The three members of Awesome Color couldn’t have possibly been alive during The Stooges’ early, nihilistic and dangerous days, let alone old enough to have actually been at Max’s when Iggy bled out half his insides. So it’s something of a curiosity that this trio can create such a heavy and hairy sound that bears more than a passing resemblance to The Stooges or their Detroit peers, MC5. Being that Awesome Color began in Ann Arbor, it may just be in their blood; they’ve inherited that burly, Big Muff sound. Whatever the source of such, ahem, raw power, Awesome Color has it in spades.
Their self-titled album, released on Thurston Moore’s Ecstatic Peace label and produced, in part, by Moore himself, is a classic garage rock record that puts any of the past decade’s half-assed attempts by other bands to shame. Any Swede in a suit can attempt Stooges theft and make it passable, but these three young American gents do their rock ‘n’ roll right. This is fuzzed-out, heavy, and completely awesome stuff, as their name might lead you to believe. Opener “Grown” slaps the listener with some ironclad guitar chugs and steady skin-beating, courtesy of Allison Busch. Frontman Derek Stanton channels Iggy Pop in his slithering, lascivious vocals, yet with his own ragged charm.
“Ridin'” has some kick-ass riffage, coasting into a faster pace than the album’s gut-punching opener. Stanton approaches with a near whisper in the Sabbath-like “Free Man,” before coolly declaring “I’m just a free man.” “Unknown” explodes with blasts of blazing hot harmonica blowing and wild guitar freakouts, while “Hat Energy” proves to not only be a cool title, but a great mantra when Stanton recites that he’s got it “on his skateboard” and “all over this town.”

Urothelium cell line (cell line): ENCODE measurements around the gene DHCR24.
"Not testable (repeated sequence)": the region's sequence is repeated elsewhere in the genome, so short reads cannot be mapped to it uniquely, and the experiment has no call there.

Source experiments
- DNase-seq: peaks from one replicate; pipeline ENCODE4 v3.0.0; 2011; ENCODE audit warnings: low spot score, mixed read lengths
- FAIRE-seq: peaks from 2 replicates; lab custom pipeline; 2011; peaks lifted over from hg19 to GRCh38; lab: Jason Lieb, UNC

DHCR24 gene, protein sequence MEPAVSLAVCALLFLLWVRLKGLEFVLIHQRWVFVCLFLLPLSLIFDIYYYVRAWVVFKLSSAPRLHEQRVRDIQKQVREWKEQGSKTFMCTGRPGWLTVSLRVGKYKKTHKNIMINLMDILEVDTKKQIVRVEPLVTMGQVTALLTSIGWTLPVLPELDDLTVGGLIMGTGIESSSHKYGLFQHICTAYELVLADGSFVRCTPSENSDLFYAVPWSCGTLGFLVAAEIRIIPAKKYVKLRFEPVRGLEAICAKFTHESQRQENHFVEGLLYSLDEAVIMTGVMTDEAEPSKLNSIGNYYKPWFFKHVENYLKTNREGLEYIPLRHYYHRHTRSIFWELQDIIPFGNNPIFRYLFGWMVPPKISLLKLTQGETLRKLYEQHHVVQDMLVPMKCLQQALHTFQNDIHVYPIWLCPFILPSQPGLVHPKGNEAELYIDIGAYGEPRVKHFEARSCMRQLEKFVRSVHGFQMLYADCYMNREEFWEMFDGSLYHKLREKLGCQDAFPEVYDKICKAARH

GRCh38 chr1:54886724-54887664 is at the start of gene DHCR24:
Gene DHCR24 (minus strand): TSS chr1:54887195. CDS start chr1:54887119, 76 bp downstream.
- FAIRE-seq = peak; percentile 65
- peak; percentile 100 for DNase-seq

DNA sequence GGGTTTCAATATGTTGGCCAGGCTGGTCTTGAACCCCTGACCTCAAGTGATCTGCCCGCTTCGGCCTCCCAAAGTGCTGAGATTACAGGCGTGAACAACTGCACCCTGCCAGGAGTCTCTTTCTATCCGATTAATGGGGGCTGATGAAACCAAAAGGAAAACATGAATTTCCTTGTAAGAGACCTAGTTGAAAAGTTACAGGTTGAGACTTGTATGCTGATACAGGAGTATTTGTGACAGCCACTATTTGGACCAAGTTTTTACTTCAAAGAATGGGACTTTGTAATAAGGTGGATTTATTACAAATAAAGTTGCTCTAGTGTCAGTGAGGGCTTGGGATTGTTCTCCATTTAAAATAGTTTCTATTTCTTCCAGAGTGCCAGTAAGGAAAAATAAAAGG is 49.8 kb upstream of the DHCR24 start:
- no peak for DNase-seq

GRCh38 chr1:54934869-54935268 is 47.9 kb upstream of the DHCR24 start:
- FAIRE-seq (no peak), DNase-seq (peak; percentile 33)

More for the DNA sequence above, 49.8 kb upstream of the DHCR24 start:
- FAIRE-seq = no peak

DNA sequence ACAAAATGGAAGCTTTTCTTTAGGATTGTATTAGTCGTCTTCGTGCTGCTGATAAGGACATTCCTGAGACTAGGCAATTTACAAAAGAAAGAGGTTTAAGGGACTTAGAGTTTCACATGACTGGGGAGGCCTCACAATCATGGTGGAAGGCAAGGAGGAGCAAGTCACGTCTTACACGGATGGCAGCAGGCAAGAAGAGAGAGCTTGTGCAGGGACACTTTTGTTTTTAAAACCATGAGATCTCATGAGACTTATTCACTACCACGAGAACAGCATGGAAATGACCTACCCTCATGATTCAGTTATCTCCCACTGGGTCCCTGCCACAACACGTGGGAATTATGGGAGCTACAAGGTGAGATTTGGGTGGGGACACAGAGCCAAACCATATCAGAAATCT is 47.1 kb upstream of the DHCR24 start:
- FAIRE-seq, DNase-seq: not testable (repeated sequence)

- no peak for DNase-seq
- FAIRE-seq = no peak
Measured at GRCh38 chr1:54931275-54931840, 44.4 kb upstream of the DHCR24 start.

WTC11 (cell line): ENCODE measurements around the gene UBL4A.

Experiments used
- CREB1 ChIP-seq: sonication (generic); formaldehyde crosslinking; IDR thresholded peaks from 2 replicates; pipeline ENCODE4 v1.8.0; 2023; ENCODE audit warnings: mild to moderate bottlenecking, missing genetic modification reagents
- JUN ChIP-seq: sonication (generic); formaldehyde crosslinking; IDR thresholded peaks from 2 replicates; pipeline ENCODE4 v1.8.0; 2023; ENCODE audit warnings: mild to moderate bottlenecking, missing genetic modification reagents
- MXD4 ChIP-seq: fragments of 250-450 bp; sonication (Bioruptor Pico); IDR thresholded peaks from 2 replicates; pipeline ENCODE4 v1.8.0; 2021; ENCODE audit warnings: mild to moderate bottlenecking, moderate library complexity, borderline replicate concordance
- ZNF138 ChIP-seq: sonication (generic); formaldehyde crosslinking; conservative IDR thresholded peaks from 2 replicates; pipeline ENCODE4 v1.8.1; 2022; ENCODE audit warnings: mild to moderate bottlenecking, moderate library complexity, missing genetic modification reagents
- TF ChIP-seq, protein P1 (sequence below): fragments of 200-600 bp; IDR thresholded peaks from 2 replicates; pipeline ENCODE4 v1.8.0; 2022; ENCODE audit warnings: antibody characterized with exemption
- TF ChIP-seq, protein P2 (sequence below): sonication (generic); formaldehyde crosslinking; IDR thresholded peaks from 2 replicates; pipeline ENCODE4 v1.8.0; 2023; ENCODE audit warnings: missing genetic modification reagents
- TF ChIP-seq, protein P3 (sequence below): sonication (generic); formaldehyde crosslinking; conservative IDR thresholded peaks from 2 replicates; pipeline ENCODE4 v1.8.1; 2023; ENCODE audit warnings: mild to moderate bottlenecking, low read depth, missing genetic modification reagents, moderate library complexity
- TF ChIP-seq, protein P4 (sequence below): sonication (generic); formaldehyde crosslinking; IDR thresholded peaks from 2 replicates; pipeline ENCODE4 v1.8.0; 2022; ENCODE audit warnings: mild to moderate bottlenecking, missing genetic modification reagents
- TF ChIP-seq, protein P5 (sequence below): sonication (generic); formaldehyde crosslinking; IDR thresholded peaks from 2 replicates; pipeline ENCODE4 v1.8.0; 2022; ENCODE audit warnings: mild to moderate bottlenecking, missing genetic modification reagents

Awesome Color live up to their name without fail, offering 8 tracks of awesomeness and vibrance, unfailingly carrying on the legacy of their home state’s rock heroes, despite currently living in New York. And though I’ve never seen them live, I hear there’s some crazy shit that goes down when they perform. Considering the kind of damage that they do on record, I recommend everyone bring a helmet.
Jeff Terich is the founder and editor of Treble. He's been writing about music for 20 years and has been published at American Songwriter, Bandcamp Daily, Reverb, Spin, Stereogum, uDiscoverMusic, VinylMePlease and some others that he's forgetting right now. He's still not tired of it.